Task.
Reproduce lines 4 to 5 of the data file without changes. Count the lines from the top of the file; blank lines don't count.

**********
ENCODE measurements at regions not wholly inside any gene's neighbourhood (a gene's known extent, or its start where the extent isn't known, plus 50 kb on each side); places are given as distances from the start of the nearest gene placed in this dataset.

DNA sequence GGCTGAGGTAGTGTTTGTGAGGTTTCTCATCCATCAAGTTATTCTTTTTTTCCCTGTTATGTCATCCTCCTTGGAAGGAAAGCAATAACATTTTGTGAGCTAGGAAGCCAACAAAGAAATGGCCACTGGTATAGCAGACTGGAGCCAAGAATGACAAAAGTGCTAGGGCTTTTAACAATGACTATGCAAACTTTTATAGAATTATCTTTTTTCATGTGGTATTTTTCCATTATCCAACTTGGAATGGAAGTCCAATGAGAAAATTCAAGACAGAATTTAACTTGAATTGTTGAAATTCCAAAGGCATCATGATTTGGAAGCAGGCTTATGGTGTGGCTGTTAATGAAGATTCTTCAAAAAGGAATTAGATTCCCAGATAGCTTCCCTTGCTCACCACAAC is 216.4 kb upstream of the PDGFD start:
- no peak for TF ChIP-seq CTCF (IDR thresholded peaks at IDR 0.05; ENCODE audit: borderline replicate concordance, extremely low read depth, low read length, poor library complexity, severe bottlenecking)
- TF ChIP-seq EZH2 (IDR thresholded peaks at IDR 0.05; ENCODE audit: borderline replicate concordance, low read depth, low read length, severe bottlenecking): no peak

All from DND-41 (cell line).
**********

- TF ChIP-seq EZH2 (IDR thresholded peaks at IDR 0.05; ENCODE audit: borderline replicate concordance, low read depth, low read length, severe bottlenecking): no peak

All from DND-41 (cell line).